Ingredients

  • 3 cups flour
  • ½ teaspoon baking powder
  • ½ teaspoon sea salt
  • 1 tablespoon olive oil
  • 1 package yeast
  • 1 tablespoon sugar
  • 1 cup water

For Garlic Butter:

  • 3 tablespoons vegan butter
  • 2 tablespoons olive oil
  • 1 ½ teaspoons garlic powder
  • 2 teaspoons Italian herb spice blend (or one tsp. each dried basil and dried oregano)

Directions

  1. Preheat oven to 450.
  2. Mix the yeast and sugar together in a bowl. Add the warm water (between 95-115 degrees F) and stir to dissolve. Let sit for 10-15 minutes, or until bubbly.
  3. Put the flour, baking powder and salt in the bowl of a stand mixer (or, you can go old-school and do it by hand). Mix dry ingredients well.
  4. Pour yeast mixture over, add oil and mix well.
  5. Allow to rise in a warmish place. Cover with a tea towel and allow dough to rise until double in size, about 45 minutes.
  6. When dough is ready, turn out onto a lightly floured surface and knead lightly.
  7. When a smooth dough is formed, take about 2 tablespoons and roll out like a snaky thing.
  8. Tie the snake into a loose knot, fold ends in and flip over.

Bake in the preheated oven 15-18 minutes, until lightly golden brown.

While the rolls are baking, make the garlic butter:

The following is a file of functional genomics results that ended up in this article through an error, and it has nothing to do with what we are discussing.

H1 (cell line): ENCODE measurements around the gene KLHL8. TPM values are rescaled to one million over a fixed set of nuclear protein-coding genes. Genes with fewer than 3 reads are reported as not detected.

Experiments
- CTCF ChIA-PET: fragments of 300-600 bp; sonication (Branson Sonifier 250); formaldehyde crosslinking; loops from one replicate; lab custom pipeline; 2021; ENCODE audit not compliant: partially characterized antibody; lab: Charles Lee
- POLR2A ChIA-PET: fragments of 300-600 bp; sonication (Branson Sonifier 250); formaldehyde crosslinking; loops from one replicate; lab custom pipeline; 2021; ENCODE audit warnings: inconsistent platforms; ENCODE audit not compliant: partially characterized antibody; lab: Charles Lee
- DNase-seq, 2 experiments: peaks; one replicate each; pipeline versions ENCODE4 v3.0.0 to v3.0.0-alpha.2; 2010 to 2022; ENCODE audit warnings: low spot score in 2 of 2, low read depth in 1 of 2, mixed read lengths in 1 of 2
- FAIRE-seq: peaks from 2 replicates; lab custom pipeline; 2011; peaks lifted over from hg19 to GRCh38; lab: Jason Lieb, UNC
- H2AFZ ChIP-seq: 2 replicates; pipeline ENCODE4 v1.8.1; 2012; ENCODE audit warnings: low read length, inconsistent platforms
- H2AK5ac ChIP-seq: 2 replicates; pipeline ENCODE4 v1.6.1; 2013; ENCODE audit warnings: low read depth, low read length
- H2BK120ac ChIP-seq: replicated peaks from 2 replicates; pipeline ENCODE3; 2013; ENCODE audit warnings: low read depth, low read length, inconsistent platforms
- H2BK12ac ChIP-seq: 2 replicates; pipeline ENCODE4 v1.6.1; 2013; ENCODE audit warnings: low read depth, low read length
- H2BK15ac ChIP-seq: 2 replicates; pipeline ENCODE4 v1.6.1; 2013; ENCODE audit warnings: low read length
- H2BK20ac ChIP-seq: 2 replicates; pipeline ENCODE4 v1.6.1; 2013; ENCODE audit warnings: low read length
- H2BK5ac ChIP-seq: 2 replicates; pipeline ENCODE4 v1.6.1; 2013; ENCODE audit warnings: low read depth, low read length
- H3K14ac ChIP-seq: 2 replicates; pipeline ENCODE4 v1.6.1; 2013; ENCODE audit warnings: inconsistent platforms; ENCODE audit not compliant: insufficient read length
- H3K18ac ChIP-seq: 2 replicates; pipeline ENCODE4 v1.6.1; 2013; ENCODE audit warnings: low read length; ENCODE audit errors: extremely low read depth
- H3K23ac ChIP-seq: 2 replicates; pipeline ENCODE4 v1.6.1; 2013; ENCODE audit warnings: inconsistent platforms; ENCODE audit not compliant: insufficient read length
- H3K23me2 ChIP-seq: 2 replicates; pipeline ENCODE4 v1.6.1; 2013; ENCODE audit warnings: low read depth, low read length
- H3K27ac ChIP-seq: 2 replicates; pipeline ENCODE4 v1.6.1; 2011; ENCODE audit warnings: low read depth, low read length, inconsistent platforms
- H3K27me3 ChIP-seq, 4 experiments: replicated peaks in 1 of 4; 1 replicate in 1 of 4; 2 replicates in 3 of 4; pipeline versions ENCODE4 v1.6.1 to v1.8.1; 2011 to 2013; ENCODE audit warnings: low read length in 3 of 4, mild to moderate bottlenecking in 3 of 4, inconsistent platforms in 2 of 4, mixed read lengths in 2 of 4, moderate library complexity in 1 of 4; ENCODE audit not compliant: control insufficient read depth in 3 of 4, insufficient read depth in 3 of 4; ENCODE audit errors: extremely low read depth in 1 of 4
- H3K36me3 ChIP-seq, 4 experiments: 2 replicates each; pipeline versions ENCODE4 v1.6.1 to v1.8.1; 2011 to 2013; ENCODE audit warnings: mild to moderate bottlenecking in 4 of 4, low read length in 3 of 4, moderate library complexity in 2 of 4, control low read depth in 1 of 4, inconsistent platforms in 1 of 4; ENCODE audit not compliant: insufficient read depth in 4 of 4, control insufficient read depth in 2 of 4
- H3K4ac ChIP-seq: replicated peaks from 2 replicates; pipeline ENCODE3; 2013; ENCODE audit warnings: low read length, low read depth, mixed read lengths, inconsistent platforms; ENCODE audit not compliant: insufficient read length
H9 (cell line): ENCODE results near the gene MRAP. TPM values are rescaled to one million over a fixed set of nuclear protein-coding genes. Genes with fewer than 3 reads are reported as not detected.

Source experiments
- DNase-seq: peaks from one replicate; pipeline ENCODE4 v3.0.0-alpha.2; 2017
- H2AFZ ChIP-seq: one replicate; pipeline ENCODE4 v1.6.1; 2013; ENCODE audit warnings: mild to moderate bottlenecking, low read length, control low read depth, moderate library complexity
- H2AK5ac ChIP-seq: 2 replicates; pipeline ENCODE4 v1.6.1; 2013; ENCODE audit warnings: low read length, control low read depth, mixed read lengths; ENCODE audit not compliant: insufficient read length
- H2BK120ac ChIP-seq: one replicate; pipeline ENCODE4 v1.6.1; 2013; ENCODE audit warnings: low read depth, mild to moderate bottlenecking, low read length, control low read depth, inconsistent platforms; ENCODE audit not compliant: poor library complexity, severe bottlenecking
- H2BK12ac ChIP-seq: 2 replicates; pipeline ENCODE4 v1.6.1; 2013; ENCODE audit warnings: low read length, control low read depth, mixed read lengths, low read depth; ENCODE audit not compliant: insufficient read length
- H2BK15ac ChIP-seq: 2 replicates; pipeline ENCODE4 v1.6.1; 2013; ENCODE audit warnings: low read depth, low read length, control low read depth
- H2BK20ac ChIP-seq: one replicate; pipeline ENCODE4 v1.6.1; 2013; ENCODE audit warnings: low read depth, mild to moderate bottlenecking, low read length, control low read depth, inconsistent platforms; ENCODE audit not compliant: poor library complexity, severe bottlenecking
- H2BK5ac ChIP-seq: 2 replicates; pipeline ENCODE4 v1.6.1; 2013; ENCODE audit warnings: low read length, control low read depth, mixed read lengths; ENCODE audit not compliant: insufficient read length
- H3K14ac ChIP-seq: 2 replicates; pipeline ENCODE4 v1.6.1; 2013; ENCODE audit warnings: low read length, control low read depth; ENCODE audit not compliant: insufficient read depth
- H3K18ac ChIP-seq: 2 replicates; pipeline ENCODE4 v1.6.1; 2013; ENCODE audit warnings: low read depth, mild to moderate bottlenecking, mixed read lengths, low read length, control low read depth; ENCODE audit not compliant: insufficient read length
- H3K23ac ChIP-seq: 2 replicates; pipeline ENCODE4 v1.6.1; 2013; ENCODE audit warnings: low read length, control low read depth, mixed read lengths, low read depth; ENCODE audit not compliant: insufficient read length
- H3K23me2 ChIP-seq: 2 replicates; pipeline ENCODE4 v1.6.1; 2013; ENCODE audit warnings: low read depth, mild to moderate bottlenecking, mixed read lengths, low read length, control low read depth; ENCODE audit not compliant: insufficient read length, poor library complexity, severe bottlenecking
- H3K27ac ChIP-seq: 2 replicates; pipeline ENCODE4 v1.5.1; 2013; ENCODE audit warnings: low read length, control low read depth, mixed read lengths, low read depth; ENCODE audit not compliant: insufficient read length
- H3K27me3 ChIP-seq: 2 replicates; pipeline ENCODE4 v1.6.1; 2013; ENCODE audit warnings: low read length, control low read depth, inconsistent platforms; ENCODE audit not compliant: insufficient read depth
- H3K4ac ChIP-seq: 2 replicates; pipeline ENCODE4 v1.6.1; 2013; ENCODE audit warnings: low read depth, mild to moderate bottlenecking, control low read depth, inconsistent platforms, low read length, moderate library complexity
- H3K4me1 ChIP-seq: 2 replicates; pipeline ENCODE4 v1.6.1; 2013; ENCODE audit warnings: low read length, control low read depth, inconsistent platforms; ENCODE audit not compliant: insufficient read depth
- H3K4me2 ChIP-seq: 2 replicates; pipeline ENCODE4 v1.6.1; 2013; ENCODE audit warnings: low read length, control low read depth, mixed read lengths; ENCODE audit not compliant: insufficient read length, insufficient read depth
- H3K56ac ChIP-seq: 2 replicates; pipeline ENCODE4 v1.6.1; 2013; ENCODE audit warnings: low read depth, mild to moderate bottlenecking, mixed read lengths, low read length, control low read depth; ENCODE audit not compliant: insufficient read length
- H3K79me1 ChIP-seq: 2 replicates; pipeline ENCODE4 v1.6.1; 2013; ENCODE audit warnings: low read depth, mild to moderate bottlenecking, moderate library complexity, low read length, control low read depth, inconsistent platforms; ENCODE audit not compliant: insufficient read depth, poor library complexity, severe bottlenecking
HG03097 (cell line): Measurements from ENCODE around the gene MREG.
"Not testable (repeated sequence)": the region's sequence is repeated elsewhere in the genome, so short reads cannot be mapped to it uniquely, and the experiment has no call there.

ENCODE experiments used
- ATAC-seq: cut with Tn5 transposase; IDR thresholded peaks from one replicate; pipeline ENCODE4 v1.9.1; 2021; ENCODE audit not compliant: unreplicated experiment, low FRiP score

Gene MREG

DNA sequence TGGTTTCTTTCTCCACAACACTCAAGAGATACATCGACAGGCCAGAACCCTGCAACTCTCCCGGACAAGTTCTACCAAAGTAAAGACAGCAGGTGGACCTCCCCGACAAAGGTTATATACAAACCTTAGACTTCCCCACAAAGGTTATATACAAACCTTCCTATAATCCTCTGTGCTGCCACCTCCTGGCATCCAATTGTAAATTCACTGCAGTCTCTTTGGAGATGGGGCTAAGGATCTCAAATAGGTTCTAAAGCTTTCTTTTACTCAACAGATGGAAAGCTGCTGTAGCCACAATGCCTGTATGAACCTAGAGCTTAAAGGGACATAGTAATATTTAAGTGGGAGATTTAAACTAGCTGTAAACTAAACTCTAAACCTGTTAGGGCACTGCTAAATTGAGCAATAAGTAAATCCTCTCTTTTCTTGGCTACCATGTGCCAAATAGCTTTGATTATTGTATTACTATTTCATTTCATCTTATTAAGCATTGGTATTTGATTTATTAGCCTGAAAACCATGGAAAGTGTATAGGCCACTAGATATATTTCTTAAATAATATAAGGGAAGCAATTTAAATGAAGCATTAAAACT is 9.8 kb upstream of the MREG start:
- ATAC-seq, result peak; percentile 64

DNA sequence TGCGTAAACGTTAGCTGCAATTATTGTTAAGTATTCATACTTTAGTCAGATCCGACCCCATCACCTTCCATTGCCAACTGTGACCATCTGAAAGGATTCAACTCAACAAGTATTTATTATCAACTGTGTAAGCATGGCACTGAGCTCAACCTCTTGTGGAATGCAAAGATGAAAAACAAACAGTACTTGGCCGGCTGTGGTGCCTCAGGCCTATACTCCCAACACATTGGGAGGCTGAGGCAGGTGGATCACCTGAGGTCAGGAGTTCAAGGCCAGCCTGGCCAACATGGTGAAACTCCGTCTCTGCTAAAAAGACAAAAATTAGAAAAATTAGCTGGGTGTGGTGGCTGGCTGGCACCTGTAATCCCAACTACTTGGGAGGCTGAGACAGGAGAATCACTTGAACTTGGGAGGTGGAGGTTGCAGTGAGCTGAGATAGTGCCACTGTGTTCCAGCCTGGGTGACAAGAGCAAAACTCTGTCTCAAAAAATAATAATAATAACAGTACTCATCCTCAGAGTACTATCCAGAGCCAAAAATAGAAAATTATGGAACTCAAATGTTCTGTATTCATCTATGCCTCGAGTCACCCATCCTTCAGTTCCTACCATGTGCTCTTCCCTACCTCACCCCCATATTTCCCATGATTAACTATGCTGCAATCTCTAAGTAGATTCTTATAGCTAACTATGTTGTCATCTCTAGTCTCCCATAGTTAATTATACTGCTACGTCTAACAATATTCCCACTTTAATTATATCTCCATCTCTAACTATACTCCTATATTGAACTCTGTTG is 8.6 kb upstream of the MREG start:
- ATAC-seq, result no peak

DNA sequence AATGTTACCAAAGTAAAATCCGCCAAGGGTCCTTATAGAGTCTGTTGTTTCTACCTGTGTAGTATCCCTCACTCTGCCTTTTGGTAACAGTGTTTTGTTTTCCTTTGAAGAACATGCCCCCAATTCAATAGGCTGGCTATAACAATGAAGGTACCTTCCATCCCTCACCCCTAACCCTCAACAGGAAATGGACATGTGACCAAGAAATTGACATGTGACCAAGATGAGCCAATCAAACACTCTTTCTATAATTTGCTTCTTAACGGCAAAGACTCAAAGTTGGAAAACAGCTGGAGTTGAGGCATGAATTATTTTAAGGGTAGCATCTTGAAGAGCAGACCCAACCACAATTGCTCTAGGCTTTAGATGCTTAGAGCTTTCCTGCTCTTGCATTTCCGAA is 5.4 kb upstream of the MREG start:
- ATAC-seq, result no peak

Melt the vegan butter in a small saucepan.  Add the oil and seasonings and keep warm.

When the knots are finished and out of the oven, brush each one with a generous amount of garlic butter.

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Vegan Pumpkin Apple Spice Muffins

 

 

After lots of thinks, I decided my first recipe should be simple, versatile, and yummy (obvs).  These muffins are perfect for a quick breakfast, portable snack, or alongside any of the soups/stews I will be posting in the very near future.

No one would ever (nor does ever) guess these are vegan muffins!! They are light and airy, and at the same time, the apples give them a heartiness that is so satisfying. Here in Michigan, apples are a big deal.  We are the nation’s third largest producer, with more varieties than you can shake a stick at, whatever that means. I should look that up.